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review 2018-10-08 18:45
HARK! THE HERALD ANGELS SCREAM edited by Christopher Golden
Hark! The Herald Angels Scream - Christopher Golden

Christmas! I really can't stand it, but this anthology appealed to me for the following reasons. 1. The killer cover! (For which I got to host the exclusive cover reveal on my blog, Char's Horror Corner, and it was very exciting!) 2. It was edited by Christopher Golden and I've had good luck with anthologies he's edited in the past. I'm happy to report this one was no exception!

 

This book was chock full of stories, nearly 400 pages worth, so I can't get into all of them here, but I will briefly talk about the tales that stood out for me:

 

YANKEE SWAP by John McIlveen. Wow! We go from a woman trying to avoid her sexually aggressive boss at a Christmas party, to her getting knocked over the head and waking up tied to a chair. This tale had it all-violence, surprises and plot twists along with a satisfying conclusion. Bravo! 5*

 

CHRISTMAS IN BARCELONA by Scott Smith. I loved Scott's A SIMPLE PLAN, but this tale was completely different from his usual stuff. I was able to guess the end just before the story got there, but that didn't spoil the fun at all. 4.5*

 

THE SECOND FLOOR OF THE CHRISTMAS HOTEL by Champion Mojo Storyteller Joe Lansdale. This was a perfect "ghost gets revenge" type story and I loved it, as I do most anything he writes.4.5*

 

 

LOVE ME by Thomas Sniegoski. This twisted little tale reminded me of the Tribble episode from Star Trek. What fun! 4*

 

GOOD DEEDS by Jeff Strand. I don't even know what to say about this one, but it's Jeff Strand. What else do I have to say, really? 4*

 

IT'S A WONDERFUL KNIFE BY Christopher Golden. I figured out the conclusion early on, but that didn't spoil the fun getting there. 3.5*

 

HOME by Tim Lebbon. This was a twisted little tale of the end of the world and Santa, albeit a Santa you would never recognize in a million years. 3.5*

 

Lastly, THE HANGMAN'S BRIDE by Sarah Pinborough. Sarah's books have quickly become some of my favorites in recent history, (and I'm glad I have a good-sized backlog to catch up with), but this tale really took the cake. My second favorite in this anthology, with a distinct Dickensian feel, young William and his soot-filled lungs stole my heart. 5*

 

Most anthologies are hit and miss with me-very rarely do all the stories hit their mark. In this case, though, it was pretty close to doing so, therefore I gave it a four star rating overall . Even if you hate Christmas, and you "Bah Humbug" with the best of them, this anthology has something for everyone-the variety is outstanding. So as the title suggests HARK people! Come and hear the angels scream!

 

Highly recommended!

 

*Thanks to the publisher via NetGalley for the e-ARC of this anthology in exchange for my honest feedback. This is it!*

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review 2018-10-08 16:59
Lore: Tales of Myth and Legend Retold
Lore: Tales of Myth and Legend Retold - Brinda Berry,Karen Y. Bynum,Laura Diamond,Jayne A. Knolls,Theresa DaLayne,Cate Dean
Diverse Voices Square for Halloween Bingo!
 
 
Lore is a collection of six short stories that re-imagines folktales and mythology from around the world and places interesting and romantic twists into each.   Written by six different authors, each story has a unique feeling and setting.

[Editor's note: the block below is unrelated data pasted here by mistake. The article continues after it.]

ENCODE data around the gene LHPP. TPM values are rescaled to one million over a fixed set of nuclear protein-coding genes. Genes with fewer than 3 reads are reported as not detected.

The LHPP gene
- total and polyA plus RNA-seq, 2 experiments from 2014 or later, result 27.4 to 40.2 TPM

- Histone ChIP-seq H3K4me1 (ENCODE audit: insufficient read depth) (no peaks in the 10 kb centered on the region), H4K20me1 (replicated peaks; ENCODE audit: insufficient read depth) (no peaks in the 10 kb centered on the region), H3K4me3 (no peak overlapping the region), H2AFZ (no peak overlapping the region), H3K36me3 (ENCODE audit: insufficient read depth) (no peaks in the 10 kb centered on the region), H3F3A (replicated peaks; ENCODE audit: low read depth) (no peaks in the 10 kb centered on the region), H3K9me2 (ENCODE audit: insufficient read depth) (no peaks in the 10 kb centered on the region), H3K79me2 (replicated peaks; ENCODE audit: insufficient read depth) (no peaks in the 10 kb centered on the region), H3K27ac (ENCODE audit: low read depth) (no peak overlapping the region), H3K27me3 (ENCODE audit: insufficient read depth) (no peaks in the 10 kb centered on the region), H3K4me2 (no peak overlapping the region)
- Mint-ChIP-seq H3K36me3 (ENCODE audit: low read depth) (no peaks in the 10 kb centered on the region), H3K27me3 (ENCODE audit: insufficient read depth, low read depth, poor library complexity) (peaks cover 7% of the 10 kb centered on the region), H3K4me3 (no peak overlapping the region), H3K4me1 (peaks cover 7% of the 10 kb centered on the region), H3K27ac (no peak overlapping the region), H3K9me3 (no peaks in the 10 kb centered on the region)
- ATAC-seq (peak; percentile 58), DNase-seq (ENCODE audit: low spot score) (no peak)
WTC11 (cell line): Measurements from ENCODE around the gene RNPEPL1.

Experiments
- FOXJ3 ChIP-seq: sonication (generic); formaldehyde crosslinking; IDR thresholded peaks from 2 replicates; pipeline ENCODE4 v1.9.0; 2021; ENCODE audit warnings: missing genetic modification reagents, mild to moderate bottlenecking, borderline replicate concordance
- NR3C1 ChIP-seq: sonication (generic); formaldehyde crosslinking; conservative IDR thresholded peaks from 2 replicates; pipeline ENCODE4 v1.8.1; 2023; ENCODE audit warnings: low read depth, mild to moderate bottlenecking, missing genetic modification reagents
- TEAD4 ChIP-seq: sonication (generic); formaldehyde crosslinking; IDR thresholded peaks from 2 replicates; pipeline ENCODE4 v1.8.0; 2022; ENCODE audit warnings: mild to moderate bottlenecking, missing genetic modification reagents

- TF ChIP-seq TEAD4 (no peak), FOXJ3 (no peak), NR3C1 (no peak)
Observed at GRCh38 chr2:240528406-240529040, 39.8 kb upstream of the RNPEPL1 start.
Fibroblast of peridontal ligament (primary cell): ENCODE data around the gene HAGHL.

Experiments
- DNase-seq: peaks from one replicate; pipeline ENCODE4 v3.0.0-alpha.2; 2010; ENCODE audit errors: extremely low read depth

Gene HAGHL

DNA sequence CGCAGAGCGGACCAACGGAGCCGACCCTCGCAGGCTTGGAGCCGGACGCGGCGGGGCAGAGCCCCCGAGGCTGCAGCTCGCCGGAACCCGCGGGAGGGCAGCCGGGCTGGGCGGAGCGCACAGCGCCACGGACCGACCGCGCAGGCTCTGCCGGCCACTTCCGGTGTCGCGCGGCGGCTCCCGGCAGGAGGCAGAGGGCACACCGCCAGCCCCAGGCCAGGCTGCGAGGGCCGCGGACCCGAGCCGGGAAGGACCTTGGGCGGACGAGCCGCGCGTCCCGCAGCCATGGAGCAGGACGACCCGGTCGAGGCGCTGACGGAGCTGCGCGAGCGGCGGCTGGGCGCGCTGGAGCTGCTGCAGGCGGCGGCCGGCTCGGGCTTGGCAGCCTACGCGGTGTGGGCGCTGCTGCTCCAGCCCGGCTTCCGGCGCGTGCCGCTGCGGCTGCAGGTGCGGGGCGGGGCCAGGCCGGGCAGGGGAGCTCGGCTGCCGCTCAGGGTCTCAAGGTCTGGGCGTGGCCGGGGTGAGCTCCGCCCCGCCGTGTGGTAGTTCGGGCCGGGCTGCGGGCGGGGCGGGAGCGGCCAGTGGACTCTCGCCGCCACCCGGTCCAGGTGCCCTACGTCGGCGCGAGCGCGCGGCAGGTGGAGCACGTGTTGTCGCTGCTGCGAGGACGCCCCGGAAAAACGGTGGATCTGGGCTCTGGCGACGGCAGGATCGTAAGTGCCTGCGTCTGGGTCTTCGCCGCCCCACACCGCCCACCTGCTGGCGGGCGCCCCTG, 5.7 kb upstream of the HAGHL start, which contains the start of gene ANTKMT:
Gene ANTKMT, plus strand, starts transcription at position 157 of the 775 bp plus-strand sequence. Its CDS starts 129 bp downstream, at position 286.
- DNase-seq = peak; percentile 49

Shimmer takes the mermaid tale and gives it a fresh spin with Draven and Coral.  Draven is spending the summer at his father's cottage after a heartbreak when he sees Coral alone at night, seemingly drowning herself. Draven is compelled to help Coral, but she may not need it.  I really enjoyed these characters for the short time that we know them as well as the modernized mermaid mythology.  I did think it wrapped up a little too quickly, but that is the nature of short stories.
 
Between is a modern story of the Arabic djinn brought to a modern high school. Lucy and Natasha have made peace with their bodies and have found love with each other at fat camp this summer.  When Lucy returns home skinny, everything changes.  She is finally accepted into the popular group, the Royals.  However, being a lesbian does not fit their mold.  This one made it difficult to like any of the characters, but there was growth even within the confines of the short story.  I enjoyed the arc of the djinn the most and that Lucy and Sienna were able to realize that love wins over popularity. 
 
Sunset Moon incorporates lore from the Blackfeet Native American mythology in order to reawaken a troubled teen.  Eloise takes the rap for her boyfriend and now has one strike too many, it's either jail time or nine months at a juvenile work home.  While there, Eloise is forced to learn about her heritage and meets Ven.  Ven is bound to help Eloise through the darkness, but she must accept the light.  I really liked learning about the dreamcatcher lore as well as watching Eloise find hope in her life.  This is one that I would have loved to see develop into a longer story.
 
The Jewish Golem and Frankenstein's monster are combined in The Maker.  After Brett is left with a traumatic brain injury, courtesy of his now ex-girlfriend Cassandra, his life is changed forever and he is bent on revenge.  Unable to get out and about much by himself, Brett unearths his family's hidden manuscripts and makes a creature that will be sure to seduce Cassandra and humiliate her.  The Maker is definitely the creepiest story of the bunch, but also the most surprising.  The Golem is the best character of this story.  
 
A Beautiful Morning was one of my favorite stories, a tale of the Mayan sun god Kinish and flower goddess Ishel.  Their love for one another made perfect sense, but was forbidden.  This was a sweet romance that incorporated the destructive nature of some of the other Mayan gods that may have led to the downfall of the civilization. I really enjoyed these characters and the glimpse into the complicated lives of the Mayan deities.